CPA’s Hon. Treasurer, Nick Davis, is taking forward our plan to become a registered charity, which will increase our scope for future grants in support of our work and to obtain gift aid on private donations.
Meanwhile, Back in the Wider World…
We on the outside have looked on with a range of feelings as successive hurricanes and superstorms have devastated the Caribbean, Texas and Florida. At the time of writing, Puerto Rico, which only half of Americans realise is part of their country, is in dire straits and receiving far below adequate assistance. It has at least received a lot more media attention than the floods in Nepal, India and Bangladesh, which have cost far more in lives and disruption than all the American hurricanes combined. As the weather hots up, so has the intensity of the denialism that has the US Republican party in its vice-like grip. It is a grip that, we are forced to fear, will crush the remaining prospects for an Earth that has been so hospitable throughout the Holocene era. Honourable exceptions like Senators Lindsey Graham and John McCain seem as powerless to dent this perversity as republican grandees Baker, Paulson and Shultz have been, in advocating the carbon fee and dividend.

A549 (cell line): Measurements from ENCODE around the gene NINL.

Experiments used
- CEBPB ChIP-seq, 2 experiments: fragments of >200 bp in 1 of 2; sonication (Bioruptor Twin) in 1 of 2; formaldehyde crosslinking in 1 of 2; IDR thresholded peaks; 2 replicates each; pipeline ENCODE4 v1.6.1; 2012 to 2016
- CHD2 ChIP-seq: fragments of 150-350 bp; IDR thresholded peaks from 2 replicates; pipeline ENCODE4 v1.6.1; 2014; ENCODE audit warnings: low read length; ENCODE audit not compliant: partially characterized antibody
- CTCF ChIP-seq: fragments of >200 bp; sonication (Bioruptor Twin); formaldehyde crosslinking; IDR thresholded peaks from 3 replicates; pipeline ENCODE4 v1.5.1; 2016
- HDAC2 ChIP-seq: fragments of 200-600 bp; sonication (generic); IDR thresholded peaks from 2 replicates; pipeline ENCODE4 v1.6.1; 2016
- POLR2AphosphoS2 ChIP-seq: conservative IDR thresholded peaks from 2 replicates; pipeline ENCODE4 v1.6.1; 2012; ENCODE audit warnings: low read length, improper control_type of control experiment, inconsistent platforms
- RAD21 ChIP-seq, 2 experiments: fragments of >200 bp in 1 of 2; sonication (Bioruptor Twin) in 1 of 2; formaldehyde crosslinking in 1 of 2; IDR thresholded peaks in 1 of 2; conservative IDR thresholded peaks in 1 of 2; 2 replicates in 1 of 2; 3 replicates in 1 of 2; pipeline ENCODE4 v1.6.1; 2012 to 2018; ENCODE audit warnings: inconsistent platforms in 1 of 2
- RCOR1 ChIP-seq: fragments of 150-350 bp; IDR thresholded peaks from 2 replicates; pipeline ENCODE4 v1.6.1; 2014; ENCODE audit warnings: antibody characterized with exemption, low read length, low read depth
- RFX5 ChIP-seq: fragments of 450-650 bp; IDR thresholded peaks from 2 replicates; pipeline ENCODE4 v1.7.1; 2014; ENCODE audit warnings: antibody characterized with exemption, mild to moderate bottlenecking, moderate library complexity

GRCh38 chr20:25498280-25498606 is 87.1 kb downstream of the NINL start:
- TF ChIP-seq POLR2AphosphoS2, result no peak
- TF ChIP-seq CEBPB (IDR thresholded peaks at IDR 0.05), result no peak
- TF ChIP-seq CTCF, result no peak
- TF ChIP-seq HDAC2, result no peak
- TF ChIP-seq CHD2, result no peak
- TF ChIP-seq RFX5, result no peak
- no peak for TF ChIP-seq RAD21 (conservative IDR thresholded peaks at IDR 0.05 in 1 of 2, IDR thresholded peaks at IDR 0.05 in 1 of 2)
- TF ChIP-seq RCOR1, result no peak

Recent weeks have served up further evidence of the administration’s suppression not just of action, but also references to climate change:
Daily Kos, an admittedly partisan online journal, reported on 22nd September that Bart Bibler, a government employee in Florida, has been ordered to take medical leave for daring to mention climate change in a conference call. He will only be allowed to return to work on psychiatric approval. (One wonders who selects the psychiatrist). This incident illustrates governor Rick Scott’s directive that the terms ‘climate change’, ‘global warming’ and ‘sea level rise’ be expunged from the utterances of state employees. Another recent example of the Orwellian purge of references to climate change taking place across government was reported by the Guardian late in August. In this instance, the National Institutes of Health were the target.